History of Delftware
Delftware is synonymous with Holland and ubiquitous in souvenir shops – windmills, clogs, kissing farmer boy and girl, vases, mugs, wall plates – they all sell like hotcakes. All souvenir shops in Amsterdam sell this blue-and-white pottery but did you know that this type of ceramics is not a Dutch invention?
Royal Delft – De Porceleyne Fles
Once upon a time the city of Delft teemed with potteries. Today there is only one left: De Porceleyne Fles. The best way to get acquainted with Delftware and its history is to take a guided tour through the Royal Delft Museum and the Delftware factory. You will also watch Delft Blue painters at work.
Handmade and hand painted
If you want to buy the genuine, hand-painted Delftware, the Royal Delft showroom displays its complete collection of handmade and hand-painted Delftware and signed but they come at a steep price. Very attractive for some is the discount counter where you can buy ceramics that are not quite perfect. The defects are often so minor that they are difficult to spot.
Delfware genuinely made in China – from any souvenirshop in Amsterdam, €3,50 at most
Made in China?
A blue-and-white pepper and salt shaker, a miniature pair of clogs or a cow creamer – tourists love them! Delftware is the number one Dutch souvenir and famous worldwide. But be aware! There is hand painted Delftware and mass produced Delftware marked ‘made in China’ or ‘Taiwan’. The first thing to do is to look at the bottom for identification markings.
Royal Delft – De Porceleyne Fles, a company founded in Delft in 1653, makes ceramics in the traditional way. Every article of Royal Delft is painted by hand and can be identified by certain symbols: a pharmacy bottle and intertwined initials JT of Joost Thooft, the owner of the company in 1876. Underneath the bottle the word ‘ Delft’ with a flourishing letter D. (Delft and not Delfts – with the letter ‘s’ attached). To the left are the initials of the painter. The letters to the right indicate the year code and at the bottom is the article number.
The symbol used from 1876 until the present to indicate 100% hand painted ceramics
How it Started
In the sixteenth century Italian potters settled in Delft where they found the clay soil suitable for making pottery which they glazed with bright metallic oxides, known as majolica. They decorated their ceramics with imitations of frescoes from classical history, the Bible and mythology. Once in Delft, these Italian potters applied themselves to making tiles. When these majolica painters adopted Dutch motifs such as animals and flowers, their trade began to flourish.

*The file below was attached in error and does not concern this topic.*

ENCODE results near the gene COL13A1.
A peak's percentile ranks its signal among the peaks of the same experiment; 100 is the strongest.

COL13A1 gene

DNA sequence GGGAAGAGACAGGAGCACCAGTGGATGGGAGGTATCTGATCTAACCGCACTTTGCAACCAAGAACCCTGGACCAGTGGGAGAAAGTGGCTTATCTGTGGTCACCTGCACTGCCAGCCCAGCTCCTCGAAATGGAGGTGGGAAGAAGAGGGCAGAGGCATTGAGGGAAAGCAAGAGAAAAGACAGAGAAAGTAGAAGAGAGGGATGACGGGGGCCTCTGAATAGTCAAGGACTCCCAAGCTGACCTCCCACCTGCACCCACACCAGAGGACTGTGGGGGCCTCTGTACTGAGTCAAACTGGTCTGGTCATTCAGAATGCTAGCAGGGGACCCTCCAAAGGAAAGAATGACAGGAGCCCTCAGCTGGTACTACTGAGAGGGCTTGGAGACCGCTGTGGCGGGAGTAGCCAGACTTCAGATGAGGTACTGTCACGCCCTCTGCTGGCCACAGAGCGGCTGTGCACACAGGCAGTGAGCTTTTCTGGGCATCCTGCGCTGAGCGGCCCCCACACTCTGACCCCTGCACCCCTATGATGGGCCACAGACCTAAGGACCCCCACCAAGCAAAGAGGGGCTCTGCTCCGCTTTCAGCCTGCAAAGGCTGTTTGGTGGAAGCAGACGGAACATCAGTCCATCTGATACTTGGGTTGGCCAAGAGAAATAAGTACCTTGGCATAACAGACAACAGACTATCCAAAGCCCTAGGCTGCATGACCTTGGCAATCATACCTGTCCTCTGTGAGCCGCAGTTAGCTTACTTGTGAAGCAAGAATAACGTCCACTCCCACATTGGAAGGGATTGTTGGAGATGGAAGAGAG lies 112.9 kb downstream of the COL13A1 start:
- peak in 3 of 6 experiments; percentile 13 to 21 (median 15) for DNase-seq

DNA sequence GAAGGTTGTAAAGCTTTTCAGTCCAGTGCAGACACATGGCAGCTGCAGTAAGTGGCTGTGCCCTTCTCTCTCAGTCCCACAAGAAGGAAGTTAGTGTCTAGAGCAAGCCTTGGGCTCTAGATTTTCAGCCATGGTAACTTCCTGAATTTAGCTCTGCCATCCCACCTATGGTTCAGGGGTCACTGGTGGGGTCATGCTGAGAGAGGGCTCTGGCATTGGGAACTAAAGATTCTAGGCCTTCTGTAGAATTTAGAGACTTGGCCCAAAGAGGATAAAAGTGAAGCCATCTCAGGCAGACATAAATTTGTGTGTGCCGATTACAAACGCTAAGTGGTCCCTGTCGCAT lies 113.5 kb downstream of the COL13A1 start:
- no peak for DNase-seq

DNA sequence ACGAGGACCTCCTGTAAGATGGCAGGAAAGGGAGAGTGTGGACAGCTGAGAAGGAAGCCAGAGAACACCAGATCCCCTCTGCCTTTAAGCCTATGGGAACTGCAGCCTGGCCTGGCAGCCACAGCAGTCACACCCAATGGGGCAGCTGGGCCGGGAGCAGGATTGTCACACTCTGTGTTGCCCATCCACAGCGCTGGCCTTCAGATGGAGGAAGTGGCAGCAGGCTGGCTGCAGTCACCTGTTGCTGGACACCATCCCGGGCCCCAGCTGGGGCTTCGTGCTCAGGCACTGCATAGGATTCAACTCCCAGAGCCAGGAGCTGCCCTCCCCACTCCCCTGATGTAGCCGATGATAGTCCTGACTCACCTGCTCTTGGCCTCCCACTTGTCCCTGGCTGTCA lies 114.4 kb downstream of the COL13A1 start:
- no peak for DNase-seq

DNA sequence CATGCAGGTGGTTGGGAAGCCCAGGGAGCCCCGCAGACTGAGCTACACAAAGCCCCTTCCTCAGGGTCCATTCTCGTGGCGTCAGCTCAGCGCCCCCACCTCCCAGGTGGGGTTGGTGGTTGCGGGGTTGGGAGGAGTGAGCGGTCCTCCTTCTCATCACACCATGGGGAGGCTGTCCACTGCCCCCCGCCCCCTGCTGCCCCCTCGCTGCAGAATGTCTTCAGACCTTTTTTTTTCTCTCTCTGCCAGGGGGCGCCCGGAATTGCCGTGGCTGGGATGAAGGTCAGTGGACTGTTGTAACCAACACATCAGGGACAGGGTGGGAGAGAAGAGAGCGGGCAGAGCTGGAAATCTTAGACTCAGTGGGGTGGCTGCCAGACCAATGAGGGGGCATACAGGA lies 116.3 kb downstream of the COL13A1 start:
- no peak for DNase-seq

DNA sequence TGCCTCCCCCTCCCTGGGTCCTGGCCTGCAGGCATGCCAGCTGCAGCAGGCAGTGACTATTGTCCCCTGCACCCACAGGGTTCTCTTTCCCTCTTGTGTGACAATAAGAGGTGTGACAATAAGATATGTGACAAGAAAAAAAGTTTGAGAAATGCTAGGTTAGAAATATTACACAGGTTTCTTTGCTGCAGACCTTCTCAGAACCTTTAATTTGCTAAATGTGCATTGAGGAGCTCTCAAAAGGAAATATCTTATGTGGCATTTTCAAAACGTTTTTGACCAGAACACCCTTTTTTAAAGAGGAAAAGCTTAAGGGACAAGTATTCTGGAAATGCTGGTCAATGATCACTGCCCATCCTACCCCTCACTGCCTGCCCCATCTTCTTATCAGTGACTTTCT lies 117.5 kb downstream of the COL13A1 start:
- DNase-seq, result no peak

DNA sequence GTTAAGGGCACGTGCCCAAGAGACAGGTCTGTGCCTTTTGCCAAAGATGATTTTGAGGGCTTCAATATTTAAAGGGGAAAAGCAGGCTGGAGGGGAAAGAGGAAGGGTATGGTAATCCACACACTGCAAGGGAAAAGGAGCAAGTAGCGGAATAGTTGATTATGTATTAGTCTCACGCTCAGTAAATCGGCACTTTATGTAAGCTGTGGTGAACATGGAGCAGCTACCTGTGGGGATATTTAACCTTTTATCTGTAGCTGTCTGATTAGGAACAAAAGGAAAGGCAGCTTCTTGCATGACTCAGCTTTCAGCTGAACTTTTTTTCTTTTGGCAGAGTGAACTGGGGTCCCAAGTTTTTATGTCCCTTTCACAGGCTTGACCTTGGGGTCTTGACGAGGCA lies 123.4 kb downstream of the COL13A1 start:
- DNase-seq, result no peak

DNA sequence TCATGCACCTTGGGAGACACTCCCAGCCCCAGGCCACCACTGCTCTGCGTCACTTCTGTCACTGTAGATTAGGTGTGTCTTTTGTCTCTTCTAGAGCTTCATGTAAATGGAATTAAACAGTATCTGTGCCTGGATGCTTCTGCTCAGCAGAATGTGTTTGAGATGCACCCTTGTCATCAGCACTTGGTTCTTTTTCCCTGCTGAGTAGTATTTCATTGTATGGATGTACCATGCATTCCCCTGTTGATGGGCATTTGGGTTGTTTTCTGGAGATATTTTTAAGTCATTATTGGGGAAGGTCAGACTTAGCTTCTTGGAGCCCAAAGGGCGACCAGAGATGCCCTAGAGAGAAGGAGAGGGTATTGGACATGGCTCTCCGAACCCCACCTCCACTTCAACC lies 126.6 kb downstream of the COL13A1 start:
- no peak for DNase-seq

Wall and Floor Tiles
Johannes Vermeer and Pieter de Hooch’s paintings of softly lit interiors show that sixteenth-century homes were decorated with floor and wall tiles.
Decorative wall plate made by Royal Delft – 17 cm diameter €35
Dutch East India Company
Trade with the East through the East India Company brought Chinese pottery to the Netherlands. When a prolonged civil war in China broke the supply line, Delft potteries took over the luxury side of the market by copying Chinese designs. By the end of the seventeenth century, Delft was churning out blue-and-white ceramics decorated with Chinese designs and exported them back to China. Over the times the pattern changed and also depicted traditional Dutch landscapes, animals and flowers. In the early eighteenth century Delft craftsmen created ceramics in polychrome as well as in blue and-white.
The painter starts his work on a biscuit fired piece of pottery. This is the stage after a first firing before glazing. The artist then applies a stencil which he rubs with charcoal powder to get a rough outline of the decoration. He then uses black paint containing cobalt oxide and with a sable-haired pencil he decorates the object. This is a very delicate job. As the biscuit fired objects are porous, the paint is absorbed immediately and mistakes cannot be corrected. When the piece of pottery is fired for a second time a chemical reaction changes the black paint into the famous Delft Blue.
Tit for Tat
Delft potters conquered the world with their imitation of Chinese porcelain. The irony is that today the Dutch blue-and-white ceramics are now profusely copied in China and then exported to Holland.
photo credit Marianne Crone